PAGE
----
Chapter Twenty Six

Centralisation

EARLIER IN THE BOOK WE introduced the concept and features of centralisation in Part One. We now look at the rationale, framework, and broad executional elements of centralisation.

RATIONALE FOR CENTRALISATION

In Part One, we mentioned that the key objectives for centralisation are to increase efficiency, increase control, and reduce cost related to Treasury activities. All three elements directly impact treasury’s performance. Elements of centralisation and various models were discussed in Chapter 2 (centralisation) and Chapter 5 (account structure). Here we provide the context for the centralisation decision, the process for decision making, and the criteria for evaluation.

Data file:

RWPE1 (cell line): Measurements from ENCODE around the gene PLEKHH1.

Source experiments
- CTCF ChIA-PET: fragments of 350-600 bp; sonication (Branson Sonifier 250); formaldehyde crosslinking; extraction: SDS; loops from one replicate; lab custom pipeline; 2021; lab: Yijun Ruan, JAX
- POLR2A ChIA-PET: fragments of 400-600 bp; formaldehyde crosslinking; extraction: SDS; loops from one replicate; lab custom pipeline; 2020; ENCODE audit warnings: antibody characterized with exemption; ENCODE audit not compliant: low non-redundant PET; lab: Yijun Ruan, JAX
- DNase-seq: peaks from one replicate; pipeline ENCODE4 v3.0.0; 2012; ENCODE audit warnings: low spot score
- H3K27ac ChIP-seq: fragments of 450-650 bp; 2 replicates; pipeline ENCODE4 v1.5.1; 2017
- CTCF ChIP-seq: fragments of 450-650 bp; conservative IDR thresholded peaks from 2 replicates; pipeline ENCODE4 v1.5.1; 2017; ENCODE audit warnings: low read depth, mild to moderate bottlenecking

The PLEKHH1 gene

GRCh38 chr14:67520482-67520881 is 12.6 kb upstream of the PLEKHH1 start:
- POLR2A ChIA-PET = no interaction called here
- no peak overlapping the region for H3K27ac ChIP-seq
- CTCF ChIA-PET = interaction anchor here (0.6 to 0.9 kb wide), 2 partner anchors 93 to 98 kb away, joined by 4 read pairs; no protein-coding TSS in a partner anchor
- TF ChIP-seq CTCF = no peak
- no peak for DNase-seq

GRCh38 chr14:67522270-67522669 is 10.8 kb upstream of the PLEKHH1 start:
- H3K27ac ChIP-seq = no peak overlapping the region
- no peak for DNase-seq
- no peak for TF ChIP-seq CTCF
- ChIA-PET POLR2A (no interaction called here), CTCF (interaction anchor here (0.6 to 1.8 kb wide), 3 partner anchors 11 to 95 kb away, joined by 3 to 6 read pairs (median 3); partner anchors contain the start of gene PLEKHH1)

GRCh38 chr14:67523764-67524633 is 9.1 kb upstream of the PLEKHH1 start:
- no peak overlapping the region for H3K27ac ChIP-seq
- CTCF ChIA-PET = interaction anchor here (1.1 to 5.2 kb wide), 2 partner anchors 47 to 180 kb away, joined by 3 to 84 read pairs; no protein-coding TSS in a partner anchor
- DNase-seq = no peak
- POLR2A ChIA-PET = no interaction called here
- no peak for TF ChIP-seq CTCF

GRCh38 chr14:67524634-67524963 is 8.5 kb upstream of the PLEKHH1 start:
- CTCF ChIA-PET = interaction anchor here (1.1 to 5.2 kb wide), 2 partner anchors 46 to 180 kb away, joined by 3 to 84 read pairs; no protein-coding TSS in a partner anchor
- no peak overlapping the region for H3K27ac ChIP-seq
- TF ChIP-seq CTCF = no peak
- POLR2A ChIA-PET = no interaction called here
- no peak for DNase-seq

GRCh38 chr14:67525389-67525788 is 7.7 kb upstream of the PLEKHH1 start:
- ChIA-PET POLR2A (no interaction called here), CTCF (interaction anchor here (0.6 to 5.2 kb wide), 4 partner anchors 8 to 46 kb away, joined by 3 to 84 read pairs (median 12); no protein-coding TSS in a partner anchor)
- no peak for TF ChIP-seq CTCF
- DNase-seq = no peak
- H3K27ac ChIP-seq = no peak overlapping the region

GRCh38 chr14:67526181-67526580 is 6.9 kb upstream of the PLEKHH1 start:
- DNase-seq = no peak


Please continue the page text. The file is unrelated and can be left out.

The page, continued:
Figure 26.1 presents various models of centralisation, which also were covered in Part One. Figure 26.2 shows some of the determinants of the centralisation decision. These determinants are discussed in more detail next.

FIGURE 26.1 Different Models of Centralisation

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FIGURE 26.2 Determinants of the Centralisation Decision

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  • Treasury processes. Change or process improvement and implementation of new systems can be one of the drivers of the decision to centralise Treasury processes and controls. As cash visibility, process efficiency, and control systems become critical to ...

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